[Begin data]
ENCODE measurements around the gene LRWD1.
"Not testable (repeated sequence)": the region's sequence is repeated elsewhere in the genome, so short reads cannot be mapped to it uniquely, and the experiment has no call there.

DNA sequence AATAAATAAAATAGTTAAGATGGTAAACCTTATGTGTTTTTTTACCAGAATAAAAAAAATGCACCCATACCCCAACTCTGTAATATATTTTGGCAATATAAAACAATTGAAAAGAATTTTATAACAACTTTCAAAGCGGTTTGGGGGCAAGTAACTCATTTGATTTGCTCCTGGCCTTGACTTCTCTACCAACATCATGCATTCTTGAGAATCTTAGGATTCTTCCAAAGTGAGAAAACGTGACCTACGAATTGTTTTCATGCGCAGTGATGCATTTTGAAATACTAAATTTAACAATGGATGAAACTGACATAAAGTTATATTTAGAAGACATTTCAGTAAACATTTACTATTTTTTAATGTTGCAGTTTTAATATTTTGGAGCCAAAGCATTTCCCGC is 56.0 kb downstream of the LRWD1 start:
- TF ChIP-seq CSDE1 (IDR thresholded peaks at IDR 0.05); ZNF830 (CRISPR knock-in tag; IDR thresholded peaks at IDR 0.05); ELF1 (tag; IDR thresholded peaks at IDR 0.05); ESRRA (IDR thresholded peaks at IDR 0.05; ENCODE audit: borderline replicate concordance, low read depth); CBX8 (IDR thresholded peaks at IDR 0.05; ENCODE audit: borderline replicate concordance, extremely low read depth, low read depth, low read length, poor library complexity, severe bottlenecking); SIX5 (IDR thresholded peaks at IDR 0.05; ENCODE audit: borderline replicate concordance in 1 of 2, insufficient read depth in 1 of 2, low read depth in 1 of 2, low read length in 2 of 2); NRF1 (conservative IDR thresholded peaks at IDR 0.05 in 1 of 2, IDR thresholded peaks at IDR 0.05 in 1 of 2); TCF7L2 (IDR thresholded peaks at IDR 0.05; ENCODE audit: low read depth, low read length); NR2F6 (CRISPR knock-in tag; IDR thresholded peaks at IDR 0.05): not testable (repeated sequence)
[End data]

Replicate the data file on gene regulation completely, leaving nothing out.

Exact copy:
ENCODE measurements around the gene LRWD1.
"Not testable (repeated sequence)": the region's sequence is repeated elsewhere in the genome, so short reads cannot be mapped to it uniquely, and the experiment has no call there.

DNA sequence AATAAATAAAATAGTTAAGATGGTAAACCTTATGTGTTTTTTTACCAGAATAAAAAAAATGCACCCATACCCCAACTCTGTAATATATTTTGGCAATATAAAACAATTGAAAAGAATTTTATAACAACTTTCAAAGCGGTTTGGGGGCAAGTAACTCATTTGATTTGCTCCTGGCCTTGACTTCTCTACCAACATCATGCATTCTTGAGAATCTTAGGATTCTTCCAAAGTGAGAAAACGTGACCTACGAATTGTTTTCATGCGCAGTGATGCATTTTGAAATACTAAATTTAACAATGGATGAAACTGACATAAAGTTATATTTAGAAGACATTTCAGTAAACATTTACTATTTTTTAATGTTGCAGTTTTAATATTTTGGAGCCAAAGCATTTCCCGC is 56.0 kb downstream of the LRWD1 start:
- TF ChIP-seq CSDE1 (IDR thresholded peaks at IDR 0.05); ZNF830 (CRISPR knock-in tag; IDR thresholded peaks at IDR 0.05); ELF1 (tag; IDR thresholded peaks at IDR 0.05); ESRRA (IDR thresholded peaks at IDR 0.05; ENCODE audit: borderline replicate concordance, low read depth); CBX8 (IDR thresholded peaks at IDR 0.05; ENCODE audit: borderline replicate concordance, extremely low read depth, low read depth, low read length, poor library complexity, severe bottlenecking); SIX5 (IDR thresholded peaks at IDR 0.05; ENCODE audit: borderline replicate concordance in 1 of 2, insufficient read depth in 1 of 2, low read depth in 1 of 2, low read length in 2 of 2); NRF1 (conservative IDR thresholded peaks at IDR 0.05 in 1 of 2, IDR thresholded peaks at IDR 0.05 in 1 of 2); TCF7L2 (IDR thresholded peaks at IDR 0.05; ENCODE audit: low read depth, low read length); NR2F6 (CRISPR knock-in tag; IDR thresholded peaks at IDR 0.05): not testable (repeated sequence)